Assistant Professor Office: R735 Lab: R733(601) 984-3809; fax: (601) 984-1655 Email: firstname.lastname@example.org
In the United States, approximately 2/3rd of the adult population is either overweight or obese, 33% of school-aged children are considered obese, and 12% of the infants born are at the 99th percentile for body weight in comparison to charts from the last decade. Metabolic Syndrome (MetS), a collection of disorders which includes obesity, diabetes, dyslipidemia and hypertension, is rampant in this country; the high incidence of MetS continues to be associated with increased severity of symptoms. Under normal circumstances, the central nervous system (CNS), most notably the hypothalamus, maintains fine-tuned control over calorie intake and expenditure. However, due in part to the high availability and intake of calorically dense (Western) diets, neural, metabolic and behavioral adaptations have led to overwhelming proportions of individuals with Met(S). Among women of child-bearing age, maternal MetS can result in transmission of these metabolic disorders to progeny. My specific research interests are two-fold: the neural, metabolic and behavioral mechanisms by which gut hormones are involved in energy balance and glucose homeostasis and the mechanisms by which maternal gut hormones affect the transmission of metabolic diseases from mother to offspring. The theme of my research spans the disciplines of physiology, neuroendocrinology, behavioral neuroscience and developmental neurobiology.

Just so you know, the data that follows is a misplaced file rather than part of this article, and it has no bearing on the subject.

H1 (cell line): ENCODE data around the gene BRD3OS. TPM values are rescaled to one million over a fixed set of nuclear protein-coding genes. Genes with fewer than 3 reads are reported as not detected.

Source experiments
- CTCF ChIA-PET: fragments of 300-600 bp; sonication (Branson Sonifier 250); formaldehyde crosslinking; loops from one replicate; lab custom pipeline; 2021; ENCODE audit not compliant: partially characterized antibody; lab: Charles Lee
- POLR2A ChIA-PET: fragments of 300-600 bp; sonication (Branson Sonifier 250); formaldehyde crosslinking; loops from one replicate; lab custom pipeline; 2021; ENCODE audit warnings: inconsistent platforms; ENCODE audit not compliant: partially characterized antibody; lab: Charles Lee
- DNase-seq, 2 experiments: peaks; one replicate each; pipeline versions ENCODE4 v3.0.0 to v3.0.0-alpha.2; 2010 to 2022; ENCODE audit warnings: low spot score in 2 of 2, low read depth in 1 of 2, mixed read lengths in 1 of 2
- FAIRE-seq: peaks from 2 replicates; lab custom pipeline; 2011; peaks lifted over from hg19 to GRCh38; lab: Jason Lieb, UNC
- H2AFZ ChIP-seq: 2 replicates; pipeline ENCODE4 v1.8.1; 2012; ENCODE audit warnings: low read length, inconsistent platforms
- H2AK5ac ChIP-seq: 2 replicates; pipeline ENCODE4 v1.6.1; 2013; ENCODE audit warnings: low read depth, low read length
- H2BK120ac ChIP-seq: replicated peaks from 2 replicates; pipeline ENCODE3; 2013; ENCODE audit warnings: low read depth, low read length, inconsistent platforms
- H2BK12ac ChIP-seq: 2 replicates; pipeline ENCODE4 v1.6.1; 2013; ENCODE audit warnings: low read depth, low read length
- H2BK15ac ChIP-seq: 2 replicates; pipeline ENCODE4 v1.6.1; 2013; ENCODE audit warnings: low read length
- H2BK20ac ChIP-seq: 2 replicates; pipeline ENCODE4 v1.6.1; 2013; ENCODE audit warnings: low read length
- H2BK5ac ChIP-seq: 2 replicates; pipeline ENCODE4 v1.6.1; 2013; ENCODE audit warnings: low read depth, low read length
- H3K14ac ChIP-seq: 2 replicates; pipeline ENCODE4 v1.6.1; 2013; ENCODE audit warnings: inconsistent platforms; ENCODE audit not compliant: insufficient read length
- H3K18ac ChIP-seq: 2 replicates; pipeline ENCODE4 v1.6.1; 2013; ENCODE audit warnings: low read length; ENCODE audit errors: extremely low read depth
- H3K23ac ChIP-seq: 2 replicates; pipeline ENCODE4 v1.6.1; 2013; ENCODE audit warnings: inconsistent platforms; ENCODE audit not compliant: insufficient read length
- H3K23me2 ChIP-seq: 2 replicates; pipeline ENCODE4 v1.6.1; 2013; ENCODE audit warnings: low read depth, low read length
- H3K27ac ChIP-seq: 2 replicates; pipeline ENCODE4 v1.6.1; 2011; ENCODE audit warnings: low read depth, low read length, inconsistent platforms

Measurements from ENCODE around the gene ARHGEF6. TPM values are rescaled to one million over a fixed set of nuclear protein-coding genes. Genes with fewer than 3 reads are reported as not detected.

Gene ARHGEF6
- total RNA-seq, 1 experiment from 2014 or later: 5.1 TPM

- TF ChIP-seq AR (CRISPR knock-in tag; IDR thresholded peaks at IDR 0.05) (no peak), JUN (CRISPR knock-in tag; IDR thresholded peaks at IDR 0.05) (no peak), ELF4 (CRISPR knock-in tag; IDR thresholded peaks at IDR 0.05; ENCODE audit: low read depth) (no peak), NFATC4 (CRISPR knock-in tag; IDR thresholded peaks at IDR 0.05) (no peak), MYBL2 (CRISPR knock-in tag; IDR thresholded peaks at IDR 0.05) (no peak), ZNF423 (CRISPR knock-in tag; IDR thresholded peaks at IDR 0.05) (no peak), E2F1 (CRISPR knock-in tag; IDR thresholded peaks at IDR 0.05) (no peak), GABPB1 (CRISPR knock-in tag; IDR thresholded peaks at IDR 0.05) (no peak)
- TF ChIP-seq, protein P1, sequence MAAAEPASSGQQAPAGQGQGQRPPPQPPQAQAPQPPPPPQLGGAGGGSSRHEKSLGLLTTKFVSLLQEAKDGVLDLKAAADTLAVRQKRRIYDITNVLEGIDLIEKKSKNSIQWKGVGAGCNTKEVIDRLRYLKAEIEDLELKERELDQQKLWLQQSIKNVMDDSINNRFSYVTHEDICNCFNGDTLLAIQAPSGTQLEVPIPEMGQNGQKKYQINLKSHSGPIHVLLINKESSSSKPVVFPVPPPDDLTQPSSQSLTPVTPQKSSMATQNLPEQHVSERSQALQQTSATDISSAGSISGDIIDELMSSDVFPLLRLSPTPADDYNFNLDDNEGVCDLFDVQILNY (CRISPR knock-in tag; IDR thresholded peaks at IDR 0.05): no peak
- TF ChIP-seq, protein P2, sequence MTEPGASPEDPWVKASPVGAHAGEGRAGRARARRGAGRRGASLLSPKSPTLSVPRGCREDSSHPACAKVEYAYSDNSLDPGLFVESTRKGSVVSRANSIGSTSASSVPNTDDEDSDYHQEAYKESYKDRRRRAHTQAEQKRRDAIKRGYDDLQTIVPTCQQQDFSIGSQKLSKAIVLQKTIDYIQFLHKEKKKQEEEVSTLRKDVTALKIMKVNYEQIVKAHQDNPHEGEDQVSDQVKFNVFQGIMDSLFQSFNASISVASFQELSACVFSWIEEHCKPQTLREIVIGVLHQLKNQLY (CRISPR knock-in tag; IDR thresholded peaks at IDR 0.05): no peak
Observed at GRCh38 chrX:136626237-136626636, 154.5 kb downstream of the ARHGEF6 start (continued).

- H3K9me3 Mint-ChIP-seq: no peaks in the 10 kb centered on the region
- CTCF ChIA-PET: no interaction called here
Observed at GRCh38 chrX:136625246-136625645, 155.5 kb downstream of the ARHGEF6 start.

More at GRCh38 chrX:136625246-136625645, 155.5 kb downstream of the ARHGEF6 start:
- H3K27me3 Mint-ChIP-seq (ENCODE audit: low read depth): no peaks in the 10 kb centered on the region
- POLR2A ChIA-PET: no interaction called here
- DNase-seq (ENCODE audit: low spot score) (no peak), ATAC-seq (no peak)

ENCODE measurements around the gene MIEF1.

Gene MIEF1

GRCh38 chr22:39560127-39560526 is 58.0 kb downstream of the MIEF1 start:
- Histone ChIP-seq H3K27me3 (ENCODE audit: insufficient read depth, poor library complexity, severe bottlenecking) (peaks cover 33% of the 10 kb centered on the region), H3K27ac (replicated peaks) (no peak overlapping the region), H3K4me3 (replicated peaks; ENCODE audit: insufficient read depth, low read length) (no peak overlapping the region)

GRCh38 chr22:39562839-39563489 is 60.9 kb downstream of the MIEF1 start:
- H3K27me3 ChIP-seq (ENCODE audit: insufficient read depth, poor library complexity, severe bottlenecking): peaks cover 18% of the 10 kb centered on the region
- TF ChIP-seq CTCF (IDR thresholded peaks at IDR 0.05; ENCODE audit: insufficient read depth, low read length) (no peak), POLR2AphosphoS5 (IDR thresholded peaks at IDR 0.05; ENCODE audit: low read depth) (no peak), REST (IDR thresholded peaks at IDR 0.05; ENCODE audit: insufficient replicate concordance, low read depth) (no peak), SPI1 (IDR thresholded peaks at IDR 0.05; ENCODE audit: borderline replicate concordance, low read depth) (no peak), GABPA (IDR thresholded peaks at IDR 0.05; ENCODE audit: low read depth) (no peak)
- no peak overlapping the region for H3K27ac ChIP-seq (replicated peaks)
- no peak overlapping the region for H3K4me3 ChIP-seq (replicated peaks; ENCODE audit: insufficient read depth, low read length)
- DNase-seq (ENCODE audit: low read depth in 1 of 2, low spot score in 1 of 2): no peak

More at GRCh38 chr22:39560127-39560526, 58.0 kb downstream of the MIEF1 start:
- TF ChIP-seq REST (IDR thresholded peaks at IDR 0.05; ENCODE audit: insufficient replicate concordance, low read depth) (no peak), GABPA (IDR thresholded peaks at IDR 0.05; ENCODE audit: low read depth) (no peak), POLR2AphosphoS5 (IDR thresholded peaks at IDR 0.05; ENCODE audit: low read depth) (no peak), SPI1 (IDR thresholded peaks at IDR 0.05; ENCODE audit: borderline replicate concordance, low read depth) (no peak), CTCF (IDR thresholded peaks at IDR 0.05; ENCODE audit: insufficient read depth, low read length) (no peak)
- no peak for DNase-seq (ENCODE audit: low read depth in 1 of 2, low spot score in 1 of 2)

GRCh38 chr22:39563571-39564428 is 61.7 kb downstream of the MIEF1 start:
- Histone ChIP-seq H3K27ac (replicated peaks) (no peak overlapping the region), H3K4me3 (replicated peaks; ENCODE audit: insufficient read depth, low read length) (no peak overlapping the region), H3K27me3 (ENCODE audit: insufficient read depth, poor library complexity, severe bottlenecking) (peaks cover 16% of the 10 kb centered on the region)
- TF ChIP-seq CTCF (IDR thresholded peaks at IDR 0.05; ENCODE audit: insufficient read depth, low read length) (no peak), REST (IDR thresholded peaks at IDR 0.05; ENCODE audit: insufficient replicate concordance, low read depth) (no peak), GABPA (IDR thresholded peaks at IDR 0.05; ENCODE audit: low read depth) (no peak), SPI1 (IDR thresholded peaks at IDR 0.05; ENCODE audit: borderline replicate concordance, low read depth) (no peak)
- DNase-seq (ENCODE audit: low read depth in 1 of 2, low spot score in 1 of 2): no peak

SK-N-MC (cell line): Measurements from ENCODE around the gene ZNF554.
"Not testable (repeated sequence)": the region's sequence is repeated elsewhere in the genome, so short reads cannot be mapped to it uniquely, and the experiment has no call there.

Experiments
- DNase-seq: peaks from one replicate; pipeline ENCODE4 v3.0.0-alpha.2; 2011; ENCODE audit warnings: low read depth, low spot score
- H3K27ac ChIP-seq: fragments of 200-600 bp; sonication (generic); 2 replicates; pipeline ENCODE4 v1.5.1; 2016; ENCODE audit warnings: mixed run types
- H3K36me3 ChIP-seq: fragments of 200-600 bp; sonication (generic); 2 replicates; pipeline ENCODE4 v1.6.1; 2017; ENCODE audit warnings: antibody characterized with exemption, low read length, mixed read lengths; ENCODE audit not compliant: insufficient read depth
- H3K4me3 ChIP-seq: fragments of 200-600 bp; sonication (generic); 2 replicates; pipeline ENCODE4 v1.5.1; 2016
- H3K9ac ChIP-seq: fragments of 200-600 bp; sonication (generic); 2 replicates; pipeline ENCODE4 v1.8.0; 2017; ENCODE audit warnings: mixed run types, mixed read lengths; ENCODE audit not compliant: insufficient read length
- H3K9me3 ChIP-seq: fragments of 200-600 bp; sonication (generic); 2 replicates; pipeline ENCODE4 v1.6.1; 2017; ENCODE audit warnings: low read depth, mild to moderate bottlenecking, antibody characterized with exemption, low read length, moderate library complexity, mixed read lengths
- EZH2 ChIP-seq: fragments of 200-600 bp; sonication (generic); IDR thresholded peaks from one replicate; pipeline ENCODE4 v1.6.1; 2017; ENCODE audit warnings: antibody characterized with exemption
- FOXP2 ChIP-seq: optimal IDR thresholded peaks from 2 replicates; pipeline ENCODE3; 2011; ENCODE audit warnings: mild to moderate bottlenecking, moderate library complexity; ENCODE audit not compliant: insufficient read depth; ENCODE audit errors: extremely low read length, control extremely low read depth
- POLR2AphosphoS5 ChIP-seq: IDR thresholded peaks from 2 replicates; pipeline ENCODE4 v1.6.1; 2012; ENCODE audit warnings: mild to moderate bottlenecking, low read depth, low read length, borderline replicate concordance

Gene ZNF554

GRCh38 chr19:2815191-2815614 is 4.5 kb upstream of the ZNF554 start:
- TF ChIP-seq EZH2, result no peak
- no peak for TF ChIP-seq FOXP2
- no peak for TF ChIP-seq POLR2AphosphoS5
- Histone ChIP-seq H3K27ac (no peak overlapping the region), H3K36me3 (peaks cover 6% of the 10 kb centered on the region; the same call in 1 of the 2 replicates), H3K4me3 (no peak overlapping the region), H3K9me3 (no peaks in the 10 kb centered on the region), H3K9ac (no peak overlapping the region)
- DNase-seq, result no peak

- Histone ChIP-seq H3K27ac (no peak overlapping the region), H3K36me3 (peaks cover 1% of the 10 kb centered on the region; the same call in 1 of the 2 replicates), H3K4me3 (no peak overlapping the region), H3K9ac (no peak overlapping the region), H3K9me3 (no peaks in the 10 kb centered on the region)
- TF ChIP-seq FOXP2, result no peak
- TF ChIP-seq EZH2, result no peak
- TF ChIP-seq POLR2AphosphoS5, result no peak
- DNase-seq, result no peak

In the last four years. A complete publication list can be accessed through MyBibliography at NCBI.
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